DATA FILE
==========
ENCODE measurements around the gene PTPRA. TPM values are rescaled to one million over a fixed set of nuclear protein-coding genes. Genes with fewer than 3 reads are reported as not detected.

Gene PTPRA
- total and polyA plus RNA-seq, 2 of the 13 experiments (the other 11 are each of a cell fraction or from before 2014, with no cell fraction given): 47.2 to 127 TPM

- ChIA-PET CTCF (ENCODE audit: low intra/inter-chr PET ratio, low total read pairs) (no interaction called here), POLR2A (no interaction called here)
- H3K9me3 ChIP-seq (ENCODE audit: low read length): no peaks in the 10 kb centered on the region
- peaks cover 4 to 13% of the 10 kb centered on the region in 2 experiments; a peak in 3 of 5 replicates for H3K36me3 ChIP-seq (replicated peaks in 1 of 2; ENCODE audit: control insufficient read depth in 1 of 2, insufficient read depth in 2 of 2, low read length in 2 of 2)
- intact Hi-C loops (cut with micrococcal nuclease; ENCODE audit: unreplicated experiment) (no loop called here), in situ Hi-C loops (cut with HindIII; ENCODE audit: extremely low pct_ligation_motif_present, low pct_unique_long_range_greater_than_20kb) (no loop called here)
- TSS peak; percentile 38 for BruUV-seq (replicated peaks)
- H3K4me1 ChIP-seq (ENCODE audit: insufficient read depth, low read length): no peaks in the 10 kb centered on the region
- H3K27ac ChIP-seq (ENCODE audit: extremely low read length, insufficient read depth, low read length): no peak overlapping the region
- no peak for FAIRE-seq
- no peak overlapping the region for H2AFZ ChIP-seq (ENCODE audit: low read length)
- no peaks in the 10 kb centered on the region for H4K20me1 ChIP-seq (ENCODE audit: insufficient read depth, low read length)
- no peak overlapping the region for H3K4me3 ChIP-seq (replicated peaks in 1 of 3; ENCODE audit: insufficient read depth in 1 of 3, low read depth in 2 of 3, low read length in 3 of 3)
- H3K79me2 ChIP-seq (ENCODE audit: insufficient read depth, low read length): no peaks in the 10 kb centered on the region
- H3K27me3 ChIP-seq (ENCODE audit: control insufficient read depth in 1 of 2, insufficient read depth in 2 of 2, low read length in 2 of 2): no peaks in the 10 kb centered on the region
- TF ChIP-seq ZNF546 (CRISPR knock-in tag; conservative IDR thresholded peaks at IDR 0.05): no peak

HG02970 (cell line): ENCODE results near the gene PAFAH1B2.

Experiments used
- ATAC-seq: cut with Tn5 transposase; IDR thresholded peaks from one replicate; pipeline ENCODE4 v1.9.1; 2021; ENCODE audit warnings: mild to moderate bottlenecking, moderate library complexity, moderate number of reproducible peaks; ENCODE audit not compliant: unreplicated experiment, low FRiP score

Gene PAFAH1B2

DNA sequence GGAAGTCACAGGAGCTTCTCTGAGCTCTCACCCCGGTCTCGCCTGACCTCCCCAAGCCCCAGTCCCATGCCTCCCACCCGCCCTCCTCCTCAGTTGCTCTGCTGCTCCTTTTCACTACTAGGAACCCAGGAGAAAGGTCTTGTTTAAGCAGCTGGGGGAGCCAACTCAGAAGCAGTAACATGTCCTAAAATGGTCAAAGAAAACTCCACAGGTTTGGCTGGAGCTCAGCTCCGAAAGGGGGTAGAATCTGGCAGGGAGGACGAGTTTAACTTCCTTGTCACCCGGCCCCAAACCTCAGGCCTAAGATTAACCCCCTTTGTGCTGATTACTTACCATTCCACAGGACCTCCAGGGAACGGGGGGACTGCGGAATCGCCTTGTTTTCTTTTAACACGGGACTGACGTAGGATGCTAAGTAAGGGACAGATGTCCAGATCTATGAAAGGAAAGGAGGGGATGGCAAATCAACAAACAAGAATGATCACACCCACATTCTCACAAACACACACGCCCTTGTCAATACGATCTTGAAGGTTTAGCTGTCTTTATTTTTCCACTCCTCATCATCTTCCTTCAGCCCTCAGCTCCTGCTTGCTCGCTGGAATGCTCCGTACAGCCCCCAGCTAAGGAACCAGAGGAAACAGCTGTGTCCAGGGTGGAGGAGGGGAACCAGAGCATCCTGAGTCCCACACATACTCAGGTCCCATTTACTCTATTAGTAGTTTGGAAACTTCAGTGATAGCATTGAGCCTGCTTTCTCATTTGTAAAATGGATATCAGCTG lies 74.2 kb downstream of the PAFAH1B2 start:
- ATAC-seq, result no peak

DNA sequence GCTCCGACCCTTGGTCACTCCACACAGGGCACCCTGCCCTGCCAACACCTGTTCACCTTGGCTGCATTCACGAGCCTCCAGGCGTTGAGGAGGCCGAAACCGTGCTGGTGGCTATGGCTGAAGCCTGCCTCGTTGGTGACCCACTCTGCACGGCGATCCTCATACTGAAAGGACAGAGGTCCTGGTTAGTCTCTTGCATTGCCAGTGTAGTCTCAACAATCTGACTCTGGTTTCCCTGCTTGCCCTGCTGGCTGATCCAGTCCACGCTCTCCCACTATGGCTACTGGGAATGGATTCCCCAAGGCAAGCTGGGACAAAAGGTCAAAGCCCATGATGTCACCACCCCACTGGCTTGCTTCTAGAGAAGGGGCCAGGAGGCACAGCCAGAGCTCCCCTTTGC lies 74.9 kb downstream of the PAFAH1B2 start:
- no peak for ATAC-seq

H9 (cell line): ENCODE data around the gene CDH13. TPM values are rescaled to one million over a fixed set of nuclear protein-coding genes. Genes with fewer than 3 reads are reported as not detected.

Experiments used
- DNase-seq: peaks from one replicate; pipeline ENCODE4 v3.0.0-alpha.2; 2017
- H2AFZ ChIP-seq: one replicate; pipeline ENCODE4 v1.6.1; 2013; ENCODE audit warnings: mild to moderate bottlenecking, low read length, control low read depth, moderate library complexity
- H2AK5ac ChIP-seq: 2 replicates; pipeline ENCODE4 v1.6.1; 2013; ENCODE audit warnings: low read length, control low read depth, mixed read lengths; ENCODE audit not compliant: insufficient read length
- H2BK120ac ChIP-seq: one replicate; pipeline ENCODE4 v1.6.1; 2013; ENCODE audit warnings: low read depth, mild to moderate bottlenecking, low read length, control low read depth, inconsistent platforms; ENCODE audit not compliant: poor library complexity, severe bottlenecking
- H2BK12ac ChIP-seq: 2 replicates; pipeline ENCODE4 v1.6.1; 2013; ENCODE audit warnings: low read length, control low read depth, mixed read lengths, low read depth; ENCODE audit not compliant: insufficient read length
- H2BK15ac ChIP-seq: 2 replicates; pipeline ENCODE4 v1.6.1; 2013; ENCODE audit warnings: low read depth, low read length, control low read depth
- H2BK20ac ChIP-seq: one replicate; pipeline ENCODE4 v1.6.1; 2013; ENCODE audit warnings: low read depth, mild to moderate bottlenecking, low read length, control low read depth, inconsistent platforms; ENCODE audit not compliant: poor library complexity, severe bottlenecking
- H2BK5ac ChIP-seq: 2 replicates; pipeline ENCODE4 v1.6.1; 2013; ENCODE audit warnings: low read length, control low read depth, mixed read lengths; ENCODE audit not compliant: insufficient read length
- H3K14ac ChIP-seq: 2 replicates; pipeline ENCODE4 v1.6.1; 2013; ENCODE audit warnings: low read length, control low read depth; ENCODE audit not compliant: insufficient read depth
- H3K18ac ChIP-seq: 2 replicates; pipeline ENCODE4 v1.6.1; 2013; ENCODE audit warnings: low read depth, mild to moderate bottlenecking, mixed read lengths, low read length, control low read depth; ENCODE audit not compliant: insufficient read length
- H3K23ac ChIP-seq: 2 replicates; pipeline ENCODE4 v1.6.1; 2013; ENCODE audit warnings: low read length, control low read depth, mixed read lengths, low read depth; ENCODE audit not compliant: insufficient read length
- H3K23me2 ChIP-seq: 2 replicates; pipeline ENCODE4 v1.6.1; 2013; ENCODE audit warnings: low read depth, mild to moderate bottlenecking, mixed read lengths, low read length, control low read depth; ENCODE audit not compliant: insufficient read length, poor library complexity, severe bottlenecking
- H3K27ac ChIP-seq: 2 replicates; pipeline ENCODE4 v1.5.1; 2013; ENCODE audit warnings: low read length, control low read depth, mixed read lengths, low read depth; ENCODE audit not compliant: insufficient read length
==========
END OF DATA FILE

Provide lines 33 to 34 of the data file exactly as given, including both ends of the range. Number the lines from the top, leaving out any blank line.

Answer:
- H2BK15ac ChIP-seq: 2 replicates; pipeline ENCODE4 v1.6.1; 2013; ENCODE audit warnings: low read depth, low read length, control low read depth
- H2BK20ac ChIP-seq: one replicate; pipeline ENCODE4 v1.6.1; 2013; ENCODE audit warnings: low read depth, mild to moderate bottlenecking, low read length, control low read depth, inconsistent platforms; ENCODE audit not compliant: poor library complexity, severe bottlenecking